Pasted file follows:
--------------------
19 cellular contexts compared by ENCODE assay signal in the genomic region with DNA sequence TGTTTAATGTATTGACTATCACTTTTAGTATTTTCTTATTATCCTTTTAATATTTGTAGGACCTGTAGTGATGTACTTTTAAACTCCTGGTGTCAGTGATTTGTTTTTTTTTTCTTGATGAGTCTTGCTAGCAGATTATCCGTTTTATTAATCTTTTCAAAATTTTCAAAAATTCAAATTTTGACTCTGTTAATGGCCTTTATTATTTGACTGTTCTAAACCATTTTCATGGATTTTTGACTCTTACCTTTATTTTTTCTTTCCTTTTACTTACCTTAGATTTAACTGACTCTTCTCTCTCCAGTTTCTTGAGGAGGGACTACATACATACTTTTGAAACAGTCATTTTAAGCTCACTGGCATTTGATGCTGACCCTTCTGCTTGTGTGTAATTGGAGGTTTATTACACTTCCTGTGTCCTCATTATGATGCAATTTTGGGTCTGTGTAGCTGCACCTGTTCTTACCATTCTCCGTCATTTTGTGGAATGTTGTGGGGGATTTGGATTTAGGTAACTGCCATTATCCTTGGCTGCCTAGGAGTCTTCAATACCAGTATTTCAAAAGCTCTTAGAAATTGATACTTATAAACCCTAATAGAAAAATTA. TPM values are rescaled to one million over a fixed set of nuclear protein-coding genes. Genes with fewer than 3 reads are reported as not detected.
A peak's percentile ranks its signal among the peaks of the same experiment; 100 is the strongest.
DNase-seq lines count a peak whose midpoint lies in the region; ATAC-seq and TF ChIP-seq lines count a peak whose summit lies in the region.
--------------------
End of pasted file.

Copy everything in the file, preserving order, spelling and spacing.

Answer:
19 cellular contexts compared by ENCODE assay signal in the genomic region with DNA sequence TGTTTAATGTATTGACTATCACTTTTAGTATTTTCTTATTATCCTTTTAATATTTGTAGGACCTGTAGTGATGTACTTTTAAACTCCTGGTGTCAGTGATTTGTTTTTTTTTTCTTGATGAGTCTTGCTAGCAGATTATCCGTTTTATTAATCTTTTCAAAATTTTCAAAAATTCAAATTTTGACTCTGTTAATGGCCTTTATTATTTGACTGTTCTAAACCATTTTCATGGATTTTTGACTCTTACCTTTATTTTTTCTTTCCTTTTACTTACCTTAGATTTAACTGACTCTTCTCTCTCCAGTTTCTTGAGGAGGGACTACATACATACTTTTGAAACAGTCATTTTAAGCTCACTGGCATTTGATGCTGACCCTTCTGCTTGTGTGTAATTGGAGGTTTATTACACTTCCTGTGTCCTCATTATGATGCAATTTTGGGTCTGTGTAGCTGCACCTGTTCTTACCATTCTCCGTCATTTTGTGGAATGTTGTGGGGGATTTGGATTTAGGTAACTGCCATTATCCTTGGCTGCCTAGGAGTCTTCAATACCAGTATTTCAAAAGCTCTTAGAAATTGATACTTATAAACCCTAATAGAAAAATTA. TPM values are rescaled to one million over a fixed set of nuclear protein-coding genes. Genes with fewer than 3 reads are reported as not detected.
A peak's percentile ranks its signal among the peaks of the same experiment; 100 is the strongest.
DNase-seq lines count a peak whose midpoint lies in the region; ATAC-seq and TF ChIP-seq lines count a peak whose summit lies in the region.